Other resins, including macroreticulated silver-exchanged resins are described in U.S. Pat. Nos. 5,139,981; 5,220,058; 5,227,524; 5,300,685; 5,416,237; RE35615; 6,017,969; 6,197,997; 6,657,078. WO 2008/03446 and JP 09 291058 describe silver-exchange resins having specific particle and pore size. These resins and methods are each directed to the removal of iodide compounds. However, there is need for resins having a greater effectiveness and/or a longer life for use in removing iodide contaminants from solvents or solutions.
Now, high performance resins loaded with silver have been formed for the removal of iodides in processes such as acetic acid and organic solvents.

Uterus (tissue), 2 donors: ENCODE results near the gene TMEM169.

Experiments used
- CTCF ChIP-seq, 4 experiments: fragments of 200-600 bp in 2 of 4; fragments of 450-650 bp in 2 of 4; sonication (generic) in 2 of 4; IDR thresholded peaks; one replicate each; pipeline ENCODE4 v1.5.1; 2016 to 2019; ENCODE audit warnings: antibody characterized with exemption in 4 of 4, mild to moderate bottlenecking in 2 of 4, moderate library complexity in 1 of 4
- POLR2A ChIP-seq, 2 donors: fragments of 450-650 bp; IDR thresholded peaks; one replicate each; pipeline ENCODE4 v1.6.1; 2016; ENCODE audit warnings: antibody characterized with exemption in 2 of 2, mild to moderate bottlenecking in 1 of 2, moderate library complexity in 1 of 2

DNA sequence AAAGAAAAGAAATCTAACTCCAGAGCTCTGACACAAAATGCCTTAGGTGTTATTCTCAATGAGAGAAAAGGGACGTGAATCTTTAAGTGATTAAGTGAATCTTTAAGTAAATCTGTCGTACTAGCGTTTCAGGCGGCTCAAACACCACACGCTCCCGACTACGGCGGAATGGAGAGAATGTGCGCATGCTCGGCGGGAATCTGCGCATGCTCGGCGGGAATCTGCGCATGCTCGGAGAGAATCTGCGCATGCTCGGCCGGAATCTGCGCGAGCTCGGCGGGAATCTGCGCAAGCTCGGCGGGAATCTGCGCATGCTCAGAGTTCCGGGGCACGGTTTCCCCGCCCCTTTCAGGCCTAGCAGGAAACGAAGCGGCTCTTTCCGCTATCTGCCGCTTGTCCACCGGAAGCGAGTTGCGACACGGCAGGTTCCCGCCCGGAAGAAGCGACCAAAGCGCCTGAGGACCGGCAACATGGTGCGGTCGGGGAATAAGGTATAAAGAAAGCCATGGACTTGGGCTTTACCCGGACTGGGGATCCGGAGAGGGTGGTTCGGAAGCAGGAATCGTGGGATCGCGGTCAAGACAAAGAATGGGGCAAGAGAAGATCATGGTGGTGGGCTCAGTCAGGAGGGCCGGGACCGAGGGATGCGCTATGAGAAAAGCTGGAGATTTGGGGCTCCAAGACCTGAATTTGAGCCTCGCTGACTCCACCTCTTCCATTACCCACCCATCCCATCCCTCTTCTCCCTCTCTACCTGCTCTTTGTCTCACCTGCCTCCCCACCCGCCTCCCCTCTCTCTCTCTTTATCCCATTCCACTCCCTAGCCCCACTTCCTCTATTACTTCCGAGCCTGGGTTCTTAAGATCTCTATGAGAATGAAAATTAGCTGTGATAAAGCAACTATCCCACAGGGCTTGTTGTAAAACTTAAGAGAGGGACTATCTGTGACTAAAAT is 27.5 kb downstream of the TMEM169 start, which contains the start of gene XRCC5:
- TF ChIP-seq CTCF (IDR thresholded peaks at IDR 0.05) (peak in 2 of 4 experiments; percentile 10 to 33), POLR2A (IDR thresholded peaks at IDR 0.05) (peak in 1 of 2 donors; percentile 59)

Thus, one aspect of the present invention is a method of reducing the concentration of an iodide compound in a liquid comprising contacting the liquid with a resin, wherein the resin comprises a strong acid macroporous resin having
at least 1% of the acid functional groups exchanged with silver,
a dry weight capacity of at least 5.0 eq/kg,
a mean pore diameter (D50) of about 400-800 Å,
a pore volume of about 0.4-0.6 ml/g, and
a surface area of about 20-40 m2/g.
In one embodiment of the present invention the resin has a volume capacity of at least 1.40 eq/l. In another embodiment of the present invention, the resin has a dry weight capacity is at least 5.1 eq/kg, at least 5.2 eq/kg, at least 5.3 eq/kg, or at least 5.4 eq/kg.
In one embodiment of the present invention the resin has a mean pore diameter (D50) of at least 500 Å, or, in another embodiment, about 500-700 Å.
In one embodiment of the present invention, the silver loading is between 1 and 37% based on dry-weight resin base. In another embodiment, the silver loading is between 6 and 36%, and in yet another embodiment, the silver loading is between 20 and 32 percent.